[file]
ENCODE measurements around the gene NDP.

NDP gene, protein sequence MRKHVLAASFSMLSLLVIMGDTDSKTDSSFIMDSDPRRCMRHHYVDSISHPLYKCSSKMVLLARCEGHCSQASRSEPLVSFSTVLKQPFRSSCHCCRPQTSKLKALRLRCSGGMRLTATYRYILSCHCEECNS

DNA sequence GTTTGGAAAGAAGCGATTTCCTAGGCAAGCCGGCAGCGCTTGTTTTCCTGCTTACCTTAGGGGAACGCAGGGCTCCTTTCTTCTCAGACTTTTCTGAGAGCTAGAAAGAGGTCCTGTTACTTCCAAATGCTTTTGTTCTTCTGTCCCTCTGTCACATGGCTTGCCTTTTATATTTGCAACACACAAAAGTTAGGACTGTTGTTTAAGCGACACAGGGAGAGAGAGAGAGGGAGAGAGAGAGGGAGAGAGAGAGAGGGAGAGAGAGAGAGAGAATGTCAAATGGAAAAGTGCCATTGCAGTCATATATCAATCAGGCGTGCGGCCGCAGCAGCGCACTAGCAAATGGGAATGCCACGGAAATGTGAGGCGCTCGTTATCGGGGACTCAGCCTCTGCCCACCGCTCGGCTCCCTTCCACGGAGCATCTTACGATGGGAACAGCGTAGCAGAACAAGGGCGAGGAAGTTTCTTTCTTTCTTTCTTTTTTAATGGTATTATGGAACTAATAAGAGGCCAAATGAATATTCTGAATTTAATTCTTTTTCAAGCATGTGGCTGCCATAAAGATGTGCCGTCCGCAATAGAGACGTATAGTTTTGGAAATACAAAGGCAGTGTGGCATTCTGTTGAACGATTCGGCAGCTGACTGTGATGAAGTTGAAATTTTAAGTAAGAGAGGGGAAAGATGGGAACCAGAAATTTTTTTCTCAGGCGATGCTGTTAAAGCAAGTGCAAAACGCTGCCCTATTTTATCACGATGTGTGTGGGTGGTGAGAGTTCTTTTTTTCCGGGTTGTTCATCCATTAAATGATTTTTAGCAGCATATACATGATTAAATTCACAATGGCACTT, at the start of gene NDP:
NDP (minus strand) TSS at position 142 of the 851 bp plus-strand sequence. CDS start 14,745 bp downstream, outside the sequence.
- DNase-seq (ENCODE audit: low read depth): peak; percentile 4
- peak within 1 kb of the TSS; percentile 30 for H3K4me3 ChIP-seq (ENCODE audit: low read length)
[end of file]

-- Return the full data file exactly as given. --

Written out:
ENCODE measurements around the gene NDP.

NDP gene, protein sequence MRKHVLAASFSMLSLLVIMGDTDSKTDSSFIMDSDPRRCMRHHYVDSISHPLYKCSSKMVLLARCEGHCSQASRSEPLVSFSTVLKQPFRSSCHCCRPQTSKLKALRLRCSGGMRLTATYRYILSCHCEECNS

DNA sequence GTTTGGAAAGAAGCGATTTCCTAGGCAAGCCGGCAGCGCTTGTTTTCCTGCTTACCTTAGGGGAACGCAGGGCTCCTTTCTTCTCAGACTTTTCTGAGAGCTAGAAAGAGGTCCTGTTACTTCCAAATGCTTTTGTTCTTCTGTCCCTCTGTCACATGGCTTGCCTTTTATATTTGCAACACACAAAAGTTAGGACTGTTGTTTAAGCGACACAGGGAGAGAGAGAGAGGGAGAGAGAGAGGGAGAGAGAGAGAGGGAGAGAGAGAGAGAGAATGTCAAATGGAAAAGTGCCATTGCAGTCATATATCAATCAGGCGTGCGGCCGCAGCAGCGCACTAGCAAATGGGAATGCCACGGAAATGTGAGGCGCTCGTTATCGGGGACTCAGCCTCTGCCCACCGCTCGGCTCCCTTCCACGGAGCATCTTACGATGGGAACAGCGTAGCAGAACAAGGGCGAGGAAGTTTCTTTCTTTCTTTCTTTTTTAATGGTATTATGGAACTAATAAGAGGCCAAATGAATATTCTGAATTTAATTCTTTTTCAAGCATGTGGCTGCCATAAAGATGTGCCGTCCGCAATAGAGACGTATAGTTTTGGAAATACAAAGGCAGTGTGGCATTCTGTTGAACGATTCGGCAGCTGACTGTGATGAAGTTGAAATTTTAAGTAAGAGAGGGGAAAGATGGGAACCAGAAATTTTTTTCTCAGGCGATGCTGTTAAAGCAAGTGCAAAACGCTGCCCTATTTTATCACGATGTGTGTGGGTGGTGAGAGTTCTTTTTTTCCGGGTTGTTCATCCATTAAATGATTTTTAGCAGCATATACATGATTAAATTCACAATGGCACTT, at the start of gene NDP:
NDP (minus strand) TSS at position 142 of the 851 bp plus-strand sequence. CDS start 14,745 bp downstream, outside the sequence.
- DNase-seq (ENCODE audit: low read depth): peak; percentile 4
- peak within 1 kb of the TSS; percentile 30 for H3K4me3 ChIP-seq (ENCODE audit: low read length)